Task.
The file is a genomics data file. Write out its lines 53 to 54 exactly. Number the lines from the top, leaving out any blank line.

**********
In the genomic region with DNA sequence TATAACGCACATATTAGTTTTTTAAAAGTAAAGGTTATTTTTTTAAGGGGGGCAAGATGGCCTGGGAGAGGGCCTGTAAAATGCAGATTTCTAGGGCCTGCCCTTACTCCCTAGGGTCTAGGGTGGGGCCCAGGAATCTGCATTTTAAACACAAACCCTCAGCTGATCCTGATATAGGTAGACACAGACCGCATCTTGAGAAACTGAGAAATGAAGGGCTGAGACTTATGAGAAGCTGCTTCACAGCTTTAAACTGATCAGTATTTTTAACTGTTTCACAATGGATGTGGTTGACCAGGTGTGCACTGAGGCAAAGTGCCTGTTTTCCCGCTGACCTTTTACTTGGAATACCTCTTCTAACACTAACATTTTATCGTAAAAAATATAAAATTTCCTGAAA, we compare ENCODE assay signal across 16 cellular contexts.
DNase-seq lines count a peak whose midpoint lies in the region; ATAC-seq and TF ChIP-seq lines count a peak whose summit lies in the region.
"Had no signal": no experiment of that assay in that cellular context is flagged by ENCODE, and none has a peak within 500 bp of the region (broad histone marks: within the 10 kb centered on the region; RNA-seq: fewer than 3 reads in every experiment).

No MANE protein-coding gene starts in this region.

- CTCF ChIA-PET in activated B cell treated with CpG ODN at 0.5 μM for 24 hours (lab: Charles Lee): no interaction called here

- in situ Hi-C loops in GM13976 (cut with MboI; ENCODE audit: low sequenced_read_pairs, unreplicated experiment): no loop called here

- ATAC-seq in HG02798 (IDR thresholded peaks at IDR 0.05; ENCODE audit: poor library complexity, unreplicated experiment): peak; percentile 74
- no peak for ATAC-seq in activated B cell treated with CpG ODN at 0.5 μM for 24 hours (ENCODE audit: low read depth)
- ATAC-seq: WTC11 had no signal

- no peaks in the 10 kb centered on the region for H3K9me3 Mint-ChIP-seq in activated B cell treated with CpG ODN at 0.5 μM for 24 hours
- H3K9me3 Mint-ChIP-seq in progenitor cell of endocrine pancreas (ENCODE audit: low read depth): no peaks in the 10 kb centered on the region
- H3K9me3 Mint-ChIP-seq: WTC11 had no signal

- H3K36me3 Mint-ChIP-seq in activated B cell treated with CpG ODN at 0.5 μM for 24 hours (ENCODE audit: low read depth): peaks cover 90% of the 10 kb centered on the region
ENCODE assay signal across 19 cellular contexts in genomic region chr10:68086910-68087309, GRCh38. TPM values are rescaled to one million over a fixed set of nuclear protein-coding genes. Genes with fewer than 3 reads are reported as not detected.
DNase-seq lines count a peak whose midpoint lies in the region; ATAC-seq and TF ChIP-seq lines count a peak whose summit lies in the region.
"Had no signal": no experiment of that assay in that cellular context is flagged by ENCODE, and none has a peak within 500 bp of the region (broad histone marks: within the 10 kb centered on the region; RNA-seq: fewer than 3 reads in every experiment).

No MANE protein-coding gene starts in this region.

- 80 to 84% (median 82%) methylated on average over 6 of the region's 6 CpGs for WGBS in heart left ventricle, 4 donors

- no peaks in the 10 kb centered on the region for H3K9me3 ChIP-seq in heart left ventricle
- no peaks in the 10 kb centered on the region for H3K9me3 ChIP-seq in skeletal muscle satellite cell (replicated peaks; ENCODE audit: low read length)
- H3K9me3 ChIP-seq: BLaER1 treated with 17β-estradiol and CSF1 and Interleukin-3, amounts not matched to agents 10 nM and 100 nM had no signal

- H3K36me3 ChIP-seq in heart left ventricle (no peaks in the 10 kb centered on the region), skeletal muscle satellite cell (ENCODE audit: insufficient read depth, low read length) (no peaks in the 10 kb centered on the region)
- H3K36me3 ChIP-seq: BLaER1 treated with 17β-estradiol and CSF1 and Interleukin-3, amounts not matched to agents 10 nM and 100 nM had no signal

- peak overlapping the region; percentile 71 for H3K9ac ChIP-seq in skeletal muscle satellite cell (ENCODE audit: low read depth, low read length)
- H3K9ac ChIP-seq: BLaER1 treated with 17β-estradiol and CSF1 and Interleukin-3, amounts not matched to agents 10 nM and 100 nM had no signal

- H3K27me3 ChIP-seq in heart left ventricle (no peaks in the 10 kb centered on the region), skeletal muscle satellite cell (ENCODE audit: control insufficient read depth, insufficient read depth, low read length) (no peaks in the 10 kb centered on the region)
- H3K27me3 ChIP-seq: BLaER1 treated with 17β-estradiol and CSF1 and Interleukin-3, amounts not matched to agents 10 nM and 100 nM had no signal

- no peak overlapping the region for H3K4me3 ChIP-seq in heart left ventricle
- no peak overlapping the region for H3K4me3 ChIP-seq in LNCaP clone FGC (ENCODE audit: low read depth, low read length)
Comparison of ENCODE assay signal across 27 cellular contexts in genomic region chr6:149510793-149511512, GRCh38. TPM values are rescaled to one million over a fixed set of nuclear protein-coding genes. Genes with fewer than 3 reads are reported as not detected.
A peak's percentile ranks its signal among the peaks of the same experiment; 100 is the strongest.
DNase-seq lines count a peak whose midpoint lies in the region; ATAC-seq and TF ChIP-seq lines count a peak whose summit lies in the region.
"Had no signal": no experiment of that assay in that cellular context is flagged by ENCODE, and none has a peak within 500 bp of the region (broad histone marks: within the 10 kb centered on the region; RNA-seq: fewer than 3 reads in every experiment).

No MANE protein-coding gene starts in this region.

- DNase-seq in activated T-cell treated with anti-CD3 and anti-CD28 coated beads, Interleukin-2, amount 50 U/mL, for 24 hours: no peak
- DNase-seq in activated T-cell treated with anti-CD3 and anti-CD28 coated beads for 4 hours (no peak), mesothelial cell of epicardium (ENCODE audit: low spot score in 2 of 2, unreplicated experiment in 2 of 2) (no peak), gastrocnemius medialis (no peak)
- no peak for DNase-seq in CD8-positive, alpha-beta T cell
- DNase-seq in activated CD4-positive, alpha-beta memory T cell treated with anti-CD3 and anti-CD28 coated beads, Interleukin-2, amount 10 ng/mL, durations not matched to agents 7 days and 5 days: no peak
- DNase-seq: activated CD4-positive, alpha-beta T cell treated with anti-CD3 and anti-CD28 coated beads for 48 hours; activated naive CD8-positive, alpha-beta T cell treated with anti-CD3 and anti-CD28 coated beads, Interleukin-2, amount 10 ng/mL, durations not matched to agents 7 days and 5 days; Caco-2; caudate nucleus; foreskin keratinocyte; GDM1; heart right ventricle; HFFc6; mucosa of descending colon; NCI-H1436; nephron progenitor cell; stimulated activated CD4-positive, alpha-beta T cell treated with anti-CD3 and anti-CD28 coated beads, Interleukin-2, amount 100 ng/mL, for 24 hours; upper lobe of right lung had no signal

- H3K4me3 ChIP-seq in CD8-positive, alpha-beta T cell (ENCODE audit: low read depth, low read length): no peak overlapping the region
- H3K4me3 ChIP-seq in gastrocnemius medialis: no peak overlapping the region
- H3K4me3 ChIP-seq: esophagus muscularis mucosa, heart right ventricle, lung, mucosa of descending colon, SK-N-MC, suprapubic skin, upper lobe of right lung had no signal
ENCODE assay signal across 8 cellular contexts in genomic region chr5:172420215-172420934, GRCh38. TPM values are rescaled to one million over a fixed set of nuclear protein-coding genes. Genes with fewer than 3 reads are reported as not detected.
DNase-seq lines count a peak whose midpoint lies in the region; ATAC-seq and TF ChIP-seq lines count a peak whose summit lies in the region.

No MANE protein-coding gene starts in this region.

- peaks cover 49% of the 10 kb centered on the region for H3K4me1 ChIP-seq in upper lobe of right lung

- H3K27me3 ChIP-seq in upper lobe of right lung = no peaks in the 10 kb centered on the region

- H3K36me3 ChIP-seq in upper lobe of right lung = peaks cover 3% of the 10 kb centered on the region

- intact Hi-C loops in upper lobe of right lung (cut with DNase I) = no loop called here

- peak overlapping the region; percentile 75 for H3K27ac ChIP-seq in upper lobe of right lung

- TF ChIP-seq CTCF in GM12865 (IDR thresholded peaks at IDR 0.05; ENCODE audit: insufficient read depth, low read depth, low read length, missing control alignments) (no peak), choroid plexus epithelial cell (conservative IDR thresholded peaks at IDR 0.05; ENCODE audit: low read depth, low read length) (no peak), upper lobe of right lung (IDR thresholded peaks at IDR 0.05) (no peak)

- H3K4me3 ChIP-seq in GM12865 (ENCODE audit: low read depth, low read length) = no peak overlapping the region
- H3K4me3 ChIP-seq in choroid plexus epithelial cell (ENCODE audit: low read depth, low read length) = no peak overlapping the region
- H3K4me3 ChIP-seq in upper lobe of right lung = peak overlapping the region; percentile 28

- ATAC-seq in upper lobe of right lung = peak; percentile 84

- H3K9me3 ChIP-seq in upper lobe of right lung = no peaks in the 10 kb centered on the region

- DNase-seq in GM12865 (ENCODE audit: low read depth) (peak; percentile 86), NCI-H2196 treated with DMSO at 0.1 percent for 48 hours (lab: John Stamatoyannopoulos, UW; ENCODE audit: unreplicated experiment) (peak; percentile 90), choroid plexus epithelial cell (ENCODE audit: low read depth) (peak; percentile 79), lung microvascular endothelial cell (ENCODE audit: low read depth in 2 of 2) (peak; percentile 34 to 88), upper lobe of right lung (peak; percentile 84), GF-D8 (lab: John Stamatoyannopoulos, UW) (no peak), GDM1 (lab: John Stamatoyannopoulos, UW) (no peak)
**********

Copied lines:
- H3K4me3 ChIP-seq in choroid plexus epithelial cell (ENCODE audit: low read depth, low read length) = no peak overlapping the region
- H3K4me3 ChIP-seq in upper lobe of right lung = peak overlapping the region; percentile 28